The United States Department of Agriculture (USDA) Thursday released February’s World Agricultural Supply and Demand Estimates (WASDE). A market strategist discusses the report’s findings and impact on prices.
Traders estimated minimal changes to U.S. corn ending stocks. Brian Grossman, market strategist with Zaner Group, reports USDA lowered corn ending stocks.
“Corn came in with stronger exports, up 125 million bushels,” Grossman said. “That is pulling our ending stocks down to 2.352 metric tonnes. (That is) still a pretty large number. We saw Argentina production falling by 3 million metric tonnes. Globally, we’re down by almost 3.5 million metric tonnes, so that’s supportive. Still a lot of corn out there, but going in the right direction.”
Traders also predicted minimal changes to U.S. wheat ending stocks. However, USDA greatly reduced export demand for wheat. Grossman says USDA’s decrease in wheat demand is suppressing trade, despite the drought in the Plains.
“Even with the drought in the Plains, we are trading 4 ½ lower in the Chicago wheat, down 6 ½ in Kansas wheat. That is due to lower exports here,” Grossman said. “They did bump us up a little in food demand, but exports getting slashed by 25 million ultimately pushed U.S. ending stocks up by 20 million. We also saw global inventories change slightly down, almost 2 million metric tonnes. (There is) still enough wheat to go around.”
Traders estimated a 16 million bushel increase in U.S. soybeans. USDA reduced soybean ending stocks by 60 million bushels. Grossman says the soy market has reacted with great stride. He adds traders were taken aback by the market’s reaction to these numbers.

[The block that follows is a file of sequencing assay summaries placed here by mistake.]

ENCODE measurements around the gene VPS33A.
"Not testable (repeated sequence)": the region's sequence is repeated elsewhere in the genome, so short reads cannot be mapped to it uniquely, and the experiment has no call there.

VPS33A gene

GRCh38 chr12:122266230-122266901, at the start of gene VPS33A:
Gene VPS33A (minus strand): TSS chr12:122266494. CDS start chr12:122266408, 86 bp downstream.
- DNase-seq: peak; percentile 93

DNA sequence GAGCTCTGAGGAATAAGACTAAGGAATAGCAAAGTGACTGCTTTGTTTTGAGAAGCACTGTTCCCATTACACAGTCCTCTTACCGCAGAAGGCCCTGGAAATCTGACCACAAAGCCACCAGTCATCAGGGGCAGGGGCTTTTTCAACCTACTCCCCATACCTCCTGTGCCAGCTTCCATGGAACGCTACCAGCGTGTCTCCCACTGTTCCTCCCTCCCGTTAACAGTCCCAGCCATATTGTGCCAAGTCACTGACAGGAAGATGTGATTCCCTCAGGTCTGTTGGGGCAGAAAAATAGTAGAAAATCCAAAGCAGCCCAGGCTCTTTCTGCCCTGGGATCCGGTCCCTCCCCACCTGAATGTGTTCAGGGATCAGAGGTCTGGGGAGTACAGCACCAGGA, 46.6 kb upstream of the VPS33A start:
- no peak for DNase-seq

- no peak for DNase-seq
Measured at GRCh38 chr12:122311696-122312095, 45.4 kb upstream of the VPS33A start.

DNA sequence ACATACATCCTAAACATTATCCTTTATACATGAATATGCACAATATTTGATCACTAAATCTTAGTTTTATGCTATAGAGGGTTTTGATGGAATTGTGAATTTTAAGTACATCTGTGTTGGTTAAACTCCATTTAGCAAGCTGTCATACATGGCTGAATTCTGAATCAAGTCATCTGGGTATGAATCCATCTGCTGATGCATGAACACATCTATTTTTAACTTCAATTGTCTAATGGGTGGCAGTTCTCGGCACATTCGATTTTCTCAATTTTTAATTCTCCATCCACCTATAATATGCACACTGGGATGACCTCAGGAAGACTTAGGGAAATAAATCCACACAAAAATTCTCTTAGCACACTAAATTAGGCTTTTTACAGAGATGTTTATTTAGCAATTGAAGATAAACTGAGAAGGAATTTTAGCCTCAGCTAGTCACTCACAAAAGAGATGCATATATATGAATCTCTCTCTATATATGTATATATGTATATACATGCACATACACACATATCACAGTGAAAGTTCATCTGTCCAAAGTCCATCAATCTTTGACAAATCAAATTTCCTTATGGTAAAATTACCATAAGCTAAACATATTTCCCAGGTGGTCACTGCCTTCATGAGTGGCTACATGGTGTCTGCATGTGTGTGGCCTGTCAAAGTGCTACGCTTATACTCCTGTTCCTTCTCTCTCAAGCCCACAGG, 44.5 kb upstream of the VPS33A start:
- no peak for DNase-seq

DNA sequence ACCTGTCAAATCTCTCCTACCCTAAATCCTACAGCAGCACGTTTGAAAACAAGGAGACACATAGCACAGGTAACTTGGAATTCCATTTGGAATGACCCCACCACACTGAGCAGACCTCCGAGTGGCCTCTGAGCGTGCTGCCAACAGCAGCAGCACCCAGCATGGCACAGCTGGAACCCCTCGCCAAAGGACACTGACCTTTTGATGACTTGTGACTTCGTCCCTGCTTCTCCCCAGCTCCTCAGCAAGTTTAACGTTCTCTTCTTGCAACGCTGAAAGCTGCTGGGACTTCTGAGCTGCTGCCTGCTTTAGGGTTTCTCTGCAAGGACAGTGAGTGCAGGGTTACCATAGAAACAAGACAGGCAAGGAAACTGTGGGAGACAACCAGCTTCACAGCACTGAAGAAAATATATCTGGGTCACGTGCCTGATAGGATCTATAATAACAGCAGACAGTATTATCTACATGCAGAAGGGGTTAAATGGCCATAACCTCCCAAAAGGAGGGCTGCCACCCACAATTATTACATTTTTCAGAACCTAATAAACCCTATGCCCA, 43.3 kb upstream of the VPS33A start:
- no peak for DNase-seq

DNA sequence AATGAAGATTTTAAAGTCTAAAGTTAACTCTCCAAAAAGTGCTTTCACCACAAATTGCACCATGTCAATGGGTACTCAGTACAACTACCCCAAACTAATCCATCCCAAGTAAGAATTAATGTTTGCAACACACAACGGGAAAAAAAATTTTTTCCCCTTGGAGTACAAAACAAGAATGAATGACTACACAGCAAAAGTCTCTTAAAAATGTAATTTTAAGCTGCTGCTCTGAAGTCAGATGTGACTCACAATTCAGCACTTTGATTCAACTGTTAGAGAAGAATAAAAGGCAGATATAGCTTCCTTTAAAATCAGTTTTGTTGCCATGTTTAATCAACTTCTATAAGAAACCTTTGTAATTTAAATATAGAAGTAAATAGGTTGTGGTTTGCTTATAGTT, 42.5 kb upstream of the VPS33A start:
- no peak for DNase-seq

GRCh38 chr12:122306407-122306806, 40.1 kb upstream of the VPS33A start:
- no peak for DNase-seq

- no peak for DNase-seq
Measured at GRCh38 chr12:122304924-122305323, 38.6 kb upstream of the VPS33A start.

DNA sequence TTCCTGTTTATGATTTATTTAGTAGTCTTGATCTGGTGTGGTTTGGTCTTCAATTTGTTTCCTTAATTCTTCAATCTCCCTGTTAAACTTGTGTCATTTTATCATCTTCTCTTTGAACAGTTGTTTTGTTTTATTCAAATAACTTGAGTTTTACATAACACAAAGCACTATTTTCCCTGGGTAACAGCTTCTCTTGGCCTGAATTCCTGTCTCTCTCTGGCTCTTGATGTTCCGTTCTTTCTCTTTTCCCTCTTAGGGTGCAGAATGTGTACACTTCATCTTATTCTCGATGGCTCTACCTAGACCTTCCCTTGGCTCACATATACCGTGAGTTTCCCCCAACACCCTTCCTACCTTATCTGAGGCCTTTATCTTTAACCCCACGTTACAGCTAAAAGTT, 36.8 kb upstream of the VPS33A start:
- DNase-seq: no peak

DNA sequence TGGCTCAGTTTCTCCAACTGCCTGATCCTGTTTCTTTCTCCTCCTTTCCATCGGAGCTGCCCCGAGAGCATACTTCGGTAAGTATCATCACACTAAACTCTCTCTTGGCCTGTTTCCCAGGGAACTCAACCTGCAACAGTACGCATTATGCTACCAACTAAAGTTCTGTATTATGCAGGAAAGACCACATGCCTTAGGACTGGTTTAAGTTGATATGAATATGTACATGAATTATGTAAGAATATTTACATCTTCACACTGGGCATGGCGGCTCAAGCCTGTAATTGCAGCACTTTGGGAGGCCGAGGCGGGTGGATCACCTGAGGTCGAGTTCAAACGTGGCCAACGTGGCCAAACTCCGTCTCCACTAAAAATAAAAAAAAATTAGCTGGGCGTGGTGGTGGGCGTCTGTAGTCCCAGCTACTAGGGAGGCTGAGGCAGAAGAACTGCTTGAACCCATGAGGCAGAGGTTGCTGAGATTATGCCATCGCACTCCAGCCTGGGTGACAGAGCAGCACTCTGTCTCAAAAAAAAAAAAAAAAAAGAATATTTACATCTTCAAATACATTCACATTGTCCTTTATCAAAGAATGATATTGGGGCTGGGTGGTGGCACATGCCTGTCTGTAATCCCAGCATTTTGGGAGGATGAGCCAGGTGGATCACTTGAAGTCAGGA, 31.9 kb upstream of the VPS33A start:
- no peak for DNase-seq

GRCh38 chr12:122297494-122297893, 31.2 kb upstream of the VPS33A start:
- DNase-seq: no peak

“March soybeans up 6 ¼, and that is the big surprise here. The USDA slashed U.S. exports by 60 million bushels, pushing ending stocks over the 500 million mark – now estimated at 530 million. (We are) responding a little bit bullishly here. That could be in response to South American numbers,” Grossman said.
Traders estimated a wash in South American soybean production. USDA confirmed trader estimates with reduced Argentine production and increased Brazilian production.
Grossman says soymeal futures are pushing soybean futures, as Argentina is the world’s largest soymeal exporter. He encourages growers to take advantage of this rally.
“Take advantage of these rallies. While we like to look at the drought monitor and say, ‘Wow, it is really dry out there,” we have to remember that we’re not far from breakeven and a few well timed rains could really put some pressure back on this market,” Grossman said.